The Beatdown is Coming Back

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  • One might not expect an upcoming entry in the Streets of Rage franchise to demand a walled off, no photography demo at PAX East, let alone to command an hours-long line of thirsty Genesis-era acolytes. While the 80’s-noir trilogy of Sega games is rightly revered, decades have passed since its heyday, and the beat ‘em up genre Rage heralded hasn’t exactly made an evolutionary leap beyond the old days of trapping quarters. But the hidden secret behind these games is part of the appeal of their rebirth—that they’re a singular kind of multi-media experience, and Streets of Rage in particular was as much a mixtape rhythm game as it was a brawl simulator.

    Which was all a part of Guard Crush, Lizardcube, and Dotemu’s pitch to Sega to bring the Rage series back—that same spine of stacked rhythmic experiences, but with some crisp threads and new jams. And given the success of the hand-animated Wonder Boy: The Dragon’s Trap remake, it makes sense that Sega would shift its focus to more of the same. They’ve also proven a desire to do it right, rather than settling on a soft-focus spirt-swap like some companies, by adding structural improvements along the lines of the AGES series of ports that has made more playable the notoriously gristly Phantasy Star.

    So Sega has a real hankering to fix these up right, and from what was secretly shown of Streets of Rage 4 at PAX East, everyone involved aims to satisfy the itch for proto-grime and punchy nostalgia. Guard Crush has thrown up their own take on beat ‘em up games with their obvious homage Streets of Fury EX, and from that first-hand experience they’ve set clear stakes that Rage 4 is the next step in the series deserving its numeration, not a redefinition or complete overhaul. Beyond their explicit technical knowledge, they’re looking for inspiration in the design documents of the original Rage team, as well as regularly bending the ears of super-fans to make sure they really hone in on what makes this series so valuable to so many.

    Part of that is building off the strong visual identities of the original characters, which for this demo included Blaze and Axel. When the trailer for this series first landed it veered towards an over-Flash-iness, with the texture of paper puppets skating over a conveyer belt. But the animation surreptitiously fed into my eyes in person was fluid, the friction of every button-mashed hit felt bracingly hefty. Just as with Wonder Boy, Lizardcube cribs the best elements of high-budget action animation and the on-screen thrum of Arc System Works fighters. And while each of these developers is in tune with the original feel of the series, that doesn’t mean they’re chained to the past—expect new characters, special attacks, and even the ability to throw enemies at each other or your crew, accidentally or otherwise.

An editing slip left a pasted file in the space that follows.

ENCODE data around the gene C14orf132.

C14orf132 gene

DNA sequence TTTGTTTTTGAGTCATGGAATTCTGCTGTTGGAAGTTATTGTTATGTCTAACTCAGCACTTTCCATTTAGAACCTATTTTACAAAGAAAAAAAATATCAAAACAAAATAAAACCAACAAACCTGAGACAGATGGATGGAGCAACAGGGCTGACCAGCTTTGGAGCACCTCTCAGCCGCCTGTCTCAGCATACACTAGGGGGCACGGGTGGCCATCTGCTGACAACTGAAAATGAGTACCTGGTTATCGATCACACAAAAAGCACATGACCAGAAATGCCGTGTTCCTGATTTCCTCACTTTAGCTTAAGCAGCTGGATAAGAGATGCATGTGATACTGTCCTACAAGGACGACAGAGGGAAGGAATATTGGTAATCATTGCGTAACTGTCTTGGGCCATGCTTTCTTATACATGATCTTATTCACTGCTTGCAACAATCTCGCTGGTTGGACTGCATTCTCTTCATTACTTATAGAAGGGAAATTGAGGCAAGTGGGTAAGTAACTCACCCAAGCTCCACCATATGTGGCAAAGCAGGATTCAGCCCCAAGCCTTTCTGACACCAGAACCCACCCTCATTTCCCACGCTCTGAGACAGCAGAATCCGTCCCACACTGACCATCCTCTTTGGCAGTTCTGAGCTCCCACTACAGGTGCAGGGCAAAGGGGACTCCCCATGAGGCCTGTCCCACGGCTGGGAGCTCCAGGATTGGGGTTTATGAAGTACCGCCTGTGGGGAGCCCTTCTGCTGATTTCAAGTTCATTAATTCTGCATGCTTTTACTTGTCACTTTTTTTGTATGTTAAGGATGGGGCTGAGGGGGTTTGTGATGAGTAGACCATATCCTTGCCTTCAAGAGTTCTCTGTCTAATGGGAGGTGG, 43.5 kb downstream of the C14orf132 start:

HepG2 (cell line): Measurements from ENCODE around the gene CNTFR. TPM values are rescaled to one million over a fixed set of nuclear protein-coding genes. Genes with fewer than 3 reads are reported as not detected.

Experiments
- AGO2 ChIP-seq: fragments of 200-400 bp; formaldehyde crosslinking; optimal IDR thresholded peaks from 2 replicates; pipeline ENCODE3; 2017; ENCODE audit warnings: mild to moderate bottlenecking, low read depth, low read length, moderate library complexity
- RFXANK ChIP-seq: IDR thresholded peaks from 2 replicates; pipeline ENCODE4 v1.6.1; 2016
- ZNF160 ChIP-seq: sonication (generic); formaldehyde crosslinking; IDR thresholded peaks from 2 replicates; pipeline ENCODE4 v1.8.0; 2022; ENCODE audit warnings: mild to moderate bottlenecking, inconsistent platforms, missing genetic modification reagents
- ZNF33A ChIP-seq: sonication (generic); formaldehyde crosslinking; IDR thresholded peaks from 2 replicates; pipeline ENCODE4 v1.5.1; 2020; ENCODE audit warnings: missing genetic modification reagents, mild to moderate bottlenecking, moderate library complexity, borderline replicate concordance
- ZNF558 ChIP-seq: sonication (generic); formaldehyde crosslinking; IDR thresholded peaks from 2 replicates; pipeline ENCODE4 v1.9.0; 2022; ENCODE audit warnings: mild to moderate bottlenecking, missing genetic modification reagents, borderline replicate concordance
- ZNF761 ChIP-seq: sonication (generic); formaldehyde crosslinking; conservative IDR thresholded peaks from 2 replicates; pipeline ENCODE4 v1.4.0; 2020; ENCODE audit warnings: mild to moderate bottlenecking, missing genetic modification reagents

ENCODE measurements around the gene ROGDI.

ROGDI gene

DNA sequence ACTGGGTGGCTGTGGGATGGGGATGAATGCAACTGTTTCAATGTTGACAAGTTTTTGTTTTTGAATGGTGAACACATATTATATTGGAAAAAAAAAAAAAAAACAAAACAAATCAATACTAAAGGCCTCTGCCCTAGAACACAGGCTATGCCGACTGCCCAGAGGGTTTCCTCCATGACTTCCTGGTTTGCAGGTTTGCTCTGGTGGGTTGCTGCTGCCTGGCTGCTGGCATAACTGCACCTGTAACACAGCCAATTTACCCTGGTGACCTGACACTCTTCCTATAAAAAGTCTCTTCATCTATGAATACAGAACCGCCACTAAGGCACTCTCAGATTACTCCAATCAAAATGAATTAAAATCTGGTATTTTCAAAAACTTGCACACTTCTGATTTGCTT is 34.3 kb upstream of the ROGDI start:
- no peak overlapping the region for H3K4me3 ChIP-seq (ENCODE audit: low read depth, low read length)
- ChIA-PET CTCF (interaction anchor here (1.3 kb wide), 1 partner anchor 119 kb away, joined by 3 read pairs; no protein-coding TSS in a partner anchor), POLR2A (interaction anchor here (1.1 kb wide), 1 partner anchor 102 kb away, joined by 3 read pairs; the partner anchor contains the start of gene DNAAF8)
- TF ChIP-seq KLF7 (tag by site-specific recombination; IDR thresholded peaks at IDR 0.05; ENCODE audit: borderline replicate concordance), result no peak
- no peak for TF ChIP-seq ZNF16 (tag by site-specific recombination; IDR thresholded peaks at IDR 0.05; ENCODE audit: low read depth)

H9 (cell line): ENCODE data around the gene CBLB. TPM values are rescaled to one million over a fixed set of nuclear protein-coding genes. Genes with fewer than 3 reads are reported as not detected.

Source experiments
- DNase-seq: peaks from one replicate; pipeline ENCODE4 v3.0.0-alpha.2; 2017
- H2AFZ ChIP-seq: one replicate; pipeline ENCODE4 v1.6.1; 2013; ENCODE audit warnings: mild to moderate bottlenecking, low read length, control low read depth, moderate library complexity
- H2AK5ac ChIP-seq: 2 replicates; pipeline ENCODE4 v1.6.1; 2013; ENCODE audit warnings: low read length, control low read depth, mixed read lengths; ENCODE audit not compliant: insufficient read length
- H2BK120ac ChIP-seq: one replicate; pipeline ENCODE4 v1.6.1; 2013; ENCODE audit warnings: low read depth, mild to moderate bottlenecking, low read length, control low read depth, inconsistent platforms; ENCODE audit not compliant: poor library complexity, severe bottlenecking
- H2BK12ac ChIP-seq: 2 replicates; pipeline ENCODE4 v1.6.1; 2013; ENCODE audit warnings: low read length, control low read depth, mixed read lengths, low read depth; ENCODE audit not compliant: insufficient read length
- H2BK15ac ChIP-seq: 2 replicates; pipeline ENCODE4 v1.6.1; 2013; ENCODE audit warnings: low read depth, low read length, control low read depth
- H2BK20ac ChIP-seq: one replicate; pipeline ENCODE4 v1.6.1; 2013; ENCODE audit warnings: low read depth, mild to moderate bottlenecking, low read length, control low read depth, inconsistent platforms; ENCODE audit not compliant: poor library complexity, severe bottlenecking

Beyond adding more haymakers and high-kicks, Guard Crush spoke on the importance of music, tempo, and flow to the Streets of Rage games. It’s not uncommon for fans to have locked into the soundtrack so hard that they’d wind through the game just to ride those sound waves again, and that’s the kind of groove and direction these developers want to tap into. They intend to use the music to guide players into proper positioning, to read enemy behavior, and to set up a path of attacks rather than simply slamming on that attack button. And while they have nothing specific to say about any upcoming tracks or artists in the game at this time, the devs are very excited about some of the beat-smiths and musicians they’re working with to sonically scaffold these rolling battles.

    This is the kind of extended jam that Streets of Rage 4 not only hopes to replicate but build upon, layer by buttery layer. It’s just under a year in development and literally behind closed doors but already got a satisfying shine, and it’s clear that those involved aim to polish this one correctly. Sega’s proven commitment to do more than just shuffle the corpses of its older IPs matched with Lizardcube and Guard Crush’s expertise and love of the source material suggests that this series is heading down a deliciously dank alley full of chumps to throttle.

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